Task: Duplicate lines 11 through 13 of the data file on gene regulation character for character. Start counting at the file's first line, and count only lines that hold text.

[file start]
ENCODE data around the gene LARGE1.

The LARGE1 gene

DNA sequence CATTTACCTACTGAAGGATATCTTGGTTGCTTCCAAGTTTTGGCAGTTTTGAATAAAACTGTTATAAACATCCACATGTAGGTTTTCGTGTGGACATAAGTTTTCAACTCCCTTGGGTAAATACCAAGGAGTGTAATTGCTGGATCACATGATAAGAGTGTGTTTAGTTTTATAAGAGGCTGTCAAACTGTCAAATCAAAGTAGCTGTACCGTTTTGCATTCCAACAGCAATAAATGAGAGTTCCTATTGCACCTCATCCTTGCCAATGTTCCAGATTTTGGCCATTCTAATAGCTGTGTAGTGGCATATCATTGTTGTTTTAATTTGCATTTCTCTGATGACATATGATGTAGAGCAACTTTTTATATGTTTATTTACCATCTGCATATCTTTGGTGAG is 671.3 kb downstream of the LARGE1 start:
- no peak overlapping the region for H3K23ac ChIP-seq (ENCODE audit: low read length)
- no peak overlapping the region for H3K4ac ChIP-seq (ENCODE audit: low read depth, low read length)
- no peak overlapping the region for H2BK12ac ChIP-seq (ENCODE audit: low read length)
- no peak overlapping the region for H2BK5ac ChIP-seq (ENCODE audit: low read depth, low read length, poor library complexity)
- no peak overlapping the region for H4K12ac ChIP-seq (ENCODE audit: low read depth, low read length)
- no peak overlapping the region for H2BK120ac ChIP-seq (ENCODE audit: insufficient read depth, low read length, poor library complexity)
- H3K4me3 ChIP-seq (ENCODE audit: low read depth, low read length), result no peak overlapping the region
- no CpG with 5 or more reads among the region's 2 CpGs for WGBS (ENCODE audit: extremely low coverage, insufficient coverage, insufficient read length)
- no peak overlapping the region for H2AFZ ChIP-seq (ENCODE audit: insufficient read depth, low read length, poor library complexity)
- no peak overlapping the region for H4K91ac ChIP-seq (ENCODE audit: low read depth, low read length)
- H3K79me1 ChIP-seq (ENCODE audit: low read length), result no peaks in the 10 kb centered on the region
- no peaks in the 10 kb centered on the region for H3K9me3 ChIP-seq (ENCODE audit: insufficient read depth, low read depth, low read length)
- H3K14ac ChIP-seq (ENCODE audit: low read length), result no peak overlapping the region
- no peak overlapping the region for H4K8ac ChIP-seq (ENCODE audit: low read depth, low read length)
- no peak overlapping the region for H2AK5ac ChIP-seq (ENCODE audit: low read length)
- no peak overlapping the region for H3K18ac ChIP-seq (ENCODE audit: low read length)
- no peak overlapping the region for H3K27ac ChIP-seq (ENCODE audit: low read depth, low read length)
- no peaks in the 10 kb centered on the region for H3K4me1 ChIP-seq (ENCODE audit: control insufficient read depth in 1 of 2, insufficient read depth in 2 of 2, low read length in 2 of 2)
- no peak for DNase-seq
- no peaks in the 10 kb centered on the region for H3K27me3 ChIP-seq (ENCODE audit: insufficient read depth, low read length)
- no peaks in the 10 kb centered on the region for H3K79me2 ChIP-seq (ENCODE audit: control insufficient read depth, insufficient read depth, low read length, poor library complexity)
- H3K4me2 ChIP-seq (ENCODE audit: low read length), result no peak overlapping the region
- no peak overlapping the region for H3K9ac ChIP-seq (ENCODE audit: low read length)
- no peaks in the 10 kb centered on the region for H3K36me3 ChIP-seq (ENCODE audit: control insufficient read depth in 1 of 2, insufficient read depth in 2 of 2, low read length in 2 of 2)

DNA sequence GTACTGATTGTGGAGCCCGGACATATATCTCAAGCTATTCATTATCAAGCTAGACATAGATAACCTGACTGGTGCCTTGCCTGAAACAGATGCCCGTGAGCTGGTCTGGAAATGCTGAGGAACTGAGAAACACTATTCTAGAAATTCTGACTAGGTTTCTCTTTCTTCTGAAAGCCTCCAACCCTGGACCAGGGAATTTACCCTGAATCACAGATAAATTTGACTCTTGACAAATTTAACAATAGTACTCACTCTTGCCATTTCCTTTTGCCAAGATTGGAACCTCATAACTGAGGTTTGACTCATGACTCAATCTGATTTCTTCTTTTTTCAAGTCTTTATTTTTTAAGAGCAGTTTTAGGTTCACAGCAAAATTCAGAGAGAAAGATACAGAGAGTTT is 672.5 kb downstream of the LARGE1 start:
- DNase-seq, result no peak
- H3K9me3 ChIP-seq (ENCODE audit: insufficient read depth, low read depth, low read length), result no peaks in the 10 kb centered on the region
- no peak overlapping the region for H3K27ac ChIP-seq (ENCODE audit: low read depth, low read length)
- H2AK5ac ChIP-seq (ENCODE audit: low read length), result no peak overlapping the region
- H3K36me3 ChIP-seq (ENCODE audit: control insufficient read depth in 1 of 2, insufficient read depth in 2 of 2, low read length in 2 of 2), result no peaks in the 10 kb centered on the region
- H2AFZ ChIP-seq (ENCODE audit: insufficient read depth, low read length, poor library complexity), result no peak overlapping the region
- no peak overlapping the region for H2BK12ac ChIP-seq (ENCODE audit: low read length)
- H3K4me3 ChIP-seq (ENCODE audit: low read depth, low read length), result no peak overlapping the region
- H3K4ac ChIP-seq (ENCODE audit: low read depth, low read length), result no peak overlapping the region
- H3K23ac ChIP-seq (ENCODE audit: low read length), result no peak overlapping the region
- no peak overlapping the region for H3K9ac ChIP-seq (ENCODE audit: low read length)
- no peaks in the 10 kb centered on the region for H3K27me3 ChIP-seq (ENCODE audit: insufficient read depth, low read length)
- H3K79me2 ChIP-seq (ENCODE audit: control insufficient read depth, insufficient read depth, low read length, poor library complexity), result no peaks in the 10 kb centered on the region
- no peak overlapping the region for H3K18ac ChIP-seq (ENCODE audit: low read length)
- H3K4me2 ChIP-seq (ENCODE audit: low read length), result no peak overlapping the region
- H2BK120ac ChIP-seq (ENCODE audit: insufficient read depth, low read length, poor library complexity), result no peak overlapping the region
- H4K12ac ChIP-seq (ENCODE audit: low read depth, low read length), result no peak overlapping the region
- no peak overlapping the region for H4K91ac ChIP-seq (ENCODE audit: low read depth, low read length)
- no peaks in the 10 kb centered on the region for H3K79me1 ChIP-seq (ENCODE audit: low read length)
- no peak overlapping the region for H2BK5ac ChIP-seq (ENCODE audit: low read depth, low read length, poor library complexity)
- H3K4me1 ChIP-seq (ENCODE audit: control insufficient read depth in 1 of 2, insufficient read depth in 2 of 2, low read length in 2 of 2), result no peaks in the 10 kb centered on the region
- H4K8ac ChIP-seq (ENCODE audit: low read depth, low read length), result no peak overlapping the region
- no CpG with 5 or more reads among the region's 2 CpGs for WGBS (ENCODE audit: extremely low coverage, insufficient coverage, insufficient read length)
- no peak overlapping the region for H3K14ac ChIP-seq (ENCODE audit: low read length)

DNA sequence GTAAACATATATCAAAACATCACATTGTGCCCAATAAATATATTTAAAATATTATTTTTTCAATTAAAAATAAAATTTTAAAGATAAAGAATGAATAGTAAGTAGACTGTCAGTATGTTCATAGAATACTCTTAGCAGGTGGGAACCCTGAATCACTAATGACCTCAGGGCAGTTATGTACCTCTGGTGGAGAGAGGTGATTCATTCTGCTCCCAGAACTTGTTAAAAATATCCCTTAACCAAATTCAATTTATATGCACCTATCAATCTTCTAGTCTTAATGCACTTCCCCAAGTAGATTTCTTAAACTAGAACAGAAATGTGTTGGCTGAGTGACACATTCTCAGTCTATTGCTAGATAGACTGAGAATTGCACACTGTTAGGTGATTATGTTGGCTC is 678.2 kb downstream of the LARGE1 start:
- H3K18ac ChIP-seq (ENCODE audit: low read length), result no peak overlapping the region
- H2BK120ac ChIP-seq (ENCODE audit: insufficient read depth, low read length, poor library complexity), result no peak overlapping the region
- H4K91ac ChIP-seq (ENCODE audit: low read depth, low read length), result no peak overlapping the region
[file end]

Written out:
- no CpG with 5 or more reads among the region's 2 CpGs for WGBS (ENCODE audit: extremely low coverage, insufficient coverage, insufficient read length)
- no peak overlapping the region for H2AFZ ChIP-seq (ENCODE audit: insufficient read depth, low read length, poor library complexity)
- no peak overlapping the region for H4K91ac ChIP-seq (ENCODE audit: low read depth, low read length)